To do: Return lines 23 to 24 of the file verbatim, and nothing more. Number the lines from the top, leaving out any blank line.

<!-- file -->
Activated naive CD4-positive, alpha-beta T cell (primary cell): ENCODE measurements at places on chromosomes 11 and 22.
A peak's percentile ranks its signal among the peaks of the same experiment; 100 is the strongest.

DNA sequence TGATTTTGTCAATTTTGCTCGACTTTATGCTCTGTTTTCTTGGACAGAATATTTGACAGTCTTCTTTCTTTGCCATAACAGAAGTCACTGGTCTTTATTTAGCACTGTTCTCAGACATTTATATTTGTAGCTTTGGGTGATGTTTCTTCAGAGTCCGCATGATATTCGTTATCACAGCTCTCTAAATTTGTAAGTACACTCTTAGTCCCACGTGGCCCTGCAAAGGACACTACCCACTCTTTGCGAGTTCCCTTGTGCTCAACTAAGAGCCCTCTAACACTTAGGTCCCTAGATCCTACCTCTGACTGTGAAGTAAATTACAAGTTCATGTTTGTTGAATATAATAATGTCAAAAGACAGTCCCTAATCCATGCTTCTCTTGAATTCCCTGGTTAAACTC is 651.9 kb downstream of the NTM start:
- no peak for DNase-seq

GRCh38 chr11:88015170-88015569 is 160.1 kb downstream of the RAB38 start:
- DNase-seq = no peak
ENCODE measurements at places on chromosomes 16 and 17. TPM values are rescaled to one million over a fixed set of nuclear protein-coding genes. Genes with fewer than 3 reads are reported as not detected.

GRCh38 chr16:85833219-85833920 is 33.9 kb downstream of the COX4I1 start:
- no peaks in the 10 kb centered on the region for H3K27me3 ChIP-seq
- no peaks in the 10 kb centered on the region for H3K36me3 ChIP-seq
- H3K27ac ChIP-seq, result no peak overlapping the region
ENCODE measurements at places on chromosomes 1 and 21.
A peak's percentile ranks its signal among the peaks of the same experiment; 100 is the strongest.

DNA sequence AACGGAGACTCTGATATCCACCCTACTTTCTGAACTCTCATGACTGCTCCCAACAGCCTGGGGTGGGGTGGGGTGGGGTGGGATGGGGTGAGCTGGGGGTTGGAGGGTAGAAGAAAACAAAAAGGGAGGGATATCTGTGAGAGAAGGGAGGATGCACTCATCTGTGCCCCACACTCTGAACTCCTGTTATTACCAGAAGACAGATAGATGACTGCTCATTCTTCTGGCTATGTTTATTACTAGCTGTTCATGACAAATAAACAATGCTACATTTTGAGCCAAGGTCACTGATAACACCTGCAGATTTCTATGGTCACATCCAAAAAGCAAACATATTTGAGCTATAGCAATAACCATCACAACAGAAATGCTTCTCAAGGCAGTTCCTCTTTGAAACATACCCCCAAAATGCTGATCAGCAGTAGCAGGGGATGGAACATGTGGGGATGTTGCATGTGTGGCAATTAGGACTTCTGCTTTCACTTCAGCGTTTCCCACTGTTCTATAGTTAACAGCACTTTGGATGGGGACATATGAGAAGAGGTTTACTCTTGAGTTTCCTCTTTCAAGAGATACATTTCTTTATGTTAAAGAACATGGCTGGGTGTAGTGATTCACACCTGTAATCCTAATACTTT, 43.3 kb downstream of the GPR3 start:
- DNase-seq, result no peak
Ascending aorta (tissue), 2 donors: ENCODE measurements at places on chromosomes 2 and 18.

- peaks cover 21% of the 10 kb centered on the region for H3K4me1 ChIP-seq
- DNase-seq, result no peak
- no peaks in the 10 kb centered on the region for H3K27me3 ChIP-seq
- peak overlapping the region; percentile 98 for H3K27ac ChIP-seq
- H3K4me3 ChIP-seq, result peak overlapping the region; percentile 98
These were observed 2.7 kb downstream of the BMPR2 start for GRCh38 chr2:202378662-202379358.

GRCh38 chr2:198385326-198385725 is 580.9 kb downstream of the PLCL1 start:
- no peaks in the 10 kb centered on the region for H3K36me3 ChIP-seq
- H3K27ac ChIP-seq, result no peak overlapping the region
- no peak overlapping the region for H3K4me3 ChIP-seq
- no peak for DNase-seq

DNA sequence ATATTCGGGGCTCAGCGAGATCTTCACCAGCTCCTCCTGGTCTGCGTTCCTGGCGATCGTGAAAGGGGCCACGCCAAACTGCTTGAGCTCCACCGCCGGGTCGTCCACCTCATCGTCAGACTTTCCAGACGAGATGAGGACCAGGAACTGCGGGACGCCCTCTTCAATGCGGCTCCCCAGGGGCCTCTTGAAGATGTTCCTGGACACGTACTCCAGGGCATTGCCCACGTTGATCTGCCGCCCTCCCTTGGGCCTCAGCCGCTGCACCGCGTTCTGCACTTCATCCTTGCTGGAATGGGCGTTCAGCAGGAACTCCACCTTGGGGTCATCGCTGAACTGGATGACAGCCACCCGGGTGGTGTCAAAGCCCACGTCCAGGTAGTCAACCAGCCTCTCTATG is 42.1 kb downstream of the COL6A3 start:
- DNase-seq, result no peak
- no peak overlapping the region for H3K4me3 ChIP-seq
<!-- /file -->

GRCh38 chr2:198385326-198385725 is 580.9 kb downstream of the PLCL1 start:
- no peaks in the 10 kb centered on the region for H3K36me3 ChIP-seq